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The Hellenistic Reception of Classical Athenian Democracy and Political Thought$
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Mirko Canevaro and Benjamin Gray

Print publication date: 2018

Print ISBN-13: 9780198748472

Published to Oxford Scholarship Online: February 2018

DOI: 10.1093/oso/9780198748472.001.0001

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PRINTED FROM OXFORD SCHOLARSHIP ONLINE (oxford.universitypressscholarship.com). (c) Copyright Oxford University Press, 2021. All Rights Reserved. An individual user may print out a PDF of a single chapter of a monograph in OSO for personal use. date: 30 November 2021

A Later Hellenistic Debate about the Value of Classical Athenian Civic Ideals?

A Later Hellenistic Debate about the Value of Classical Athenian Civic Ideals?

The Evidence of Epigraphy, Historiography, and Philosophy

Chapter:
(p.139) 8 A Later Hellenistic Debate about the Value of Classical Athenian Civic Ideals?
Source:
The Hellenistic Reception of Classical Athenian Democracy and Political Thought
Author(s):

Benjamin Gray

Publisher:
Oxford University Press
DOI:10.1093/oso/9780198748472.003.0008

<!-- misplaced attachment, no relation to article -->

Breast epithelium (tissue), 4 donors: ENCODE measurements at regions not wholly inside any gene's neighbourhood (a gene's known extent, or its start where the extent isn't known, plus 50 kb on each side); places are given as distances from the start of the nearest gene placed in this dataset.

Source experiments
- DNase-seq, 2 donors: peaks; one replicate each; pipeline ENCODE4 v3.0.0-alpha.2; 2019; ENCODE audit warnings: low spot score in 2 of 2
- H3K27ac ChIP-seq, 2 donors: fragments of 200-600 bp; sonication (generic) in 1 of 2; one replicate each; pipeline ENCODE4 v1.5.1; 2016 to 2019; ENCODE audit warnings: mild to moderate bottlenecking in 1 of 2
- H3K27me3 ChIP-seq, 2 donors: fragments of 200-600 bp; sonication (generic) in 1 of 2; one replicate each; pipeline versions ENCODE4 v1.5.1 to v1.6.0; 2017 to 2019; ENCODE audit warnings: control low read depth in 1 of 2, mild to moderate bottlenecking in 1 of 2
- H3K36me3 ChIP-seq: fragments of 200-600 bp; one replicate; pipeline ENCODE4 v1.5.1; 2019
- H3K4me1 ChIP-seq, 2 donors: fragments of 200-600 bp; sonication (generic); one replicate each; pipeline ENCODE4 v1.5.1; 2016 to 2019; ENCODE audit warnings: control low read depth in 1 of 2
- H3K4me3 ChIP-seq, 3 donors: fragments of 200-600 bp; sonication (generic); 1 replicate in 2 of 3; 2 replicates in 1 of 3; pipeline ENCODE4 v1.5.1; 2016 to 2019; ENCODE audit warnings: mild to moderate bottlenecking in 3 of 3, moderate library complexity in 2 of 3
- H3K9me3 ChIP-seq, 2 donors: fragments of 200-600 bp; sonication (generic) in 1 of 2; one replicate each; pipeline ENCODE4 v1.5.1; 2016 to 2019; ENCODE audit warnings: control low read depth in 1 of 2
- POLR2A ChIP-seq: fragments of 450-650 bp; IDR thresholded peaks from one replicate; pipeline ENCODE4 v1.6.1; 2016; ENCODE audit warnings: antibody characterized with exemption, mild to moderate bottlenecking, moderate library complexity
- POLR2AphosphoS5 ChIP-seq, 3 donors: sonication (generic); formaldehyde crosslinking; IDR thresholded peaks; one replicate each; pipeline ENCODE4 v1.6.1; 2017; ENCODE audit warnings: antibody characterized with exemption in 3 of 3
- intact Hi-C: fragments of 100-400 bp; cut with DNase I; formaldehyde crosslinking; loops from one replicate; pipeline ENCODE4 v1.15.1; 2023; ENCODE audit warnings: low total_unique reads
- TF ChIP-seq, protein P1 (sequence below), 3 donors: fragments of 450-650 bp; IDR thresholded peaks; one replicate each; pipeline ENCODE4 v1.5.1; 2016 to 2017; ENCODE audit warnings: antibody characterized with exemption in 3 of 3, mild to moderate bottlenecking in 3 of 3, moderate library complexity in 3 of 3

This chapter argues that the later Hellenistic period (c.150 BCE–1 BCE) was a period of intense disagreement about Classical Athenian civic ideals, which can be partly reconstructed through comparison of epigraphic, historiographical, and philosophical sources. Some later Hellenistic Greeks championed the more community-centred and utopian aspects of Classical Athenian political culture, both democratic and philosophical, as a way of insisting on equality and solidarity in contemporary politics. In an opposing camp, Polybius and certain Stoics explicitly reacted against those same community-centred Classical Athenian ideals, arguing instead for ideals which gave more scope to competition and self-interest, within the bounds of firm contracts, rules, and property-rights. The chapter suggests that the debate it identifies came to a head in Athens in 88 BCE, when a Peripatetic tyrant seized power in Athens, and in subsequent responses to those events, especially Posidonius’ account of them.

Keywords:   Posidonius, Athenion, Polybius, Stoics, Peripatetics, Hellenistic democracy, Hellenistic political philosophy

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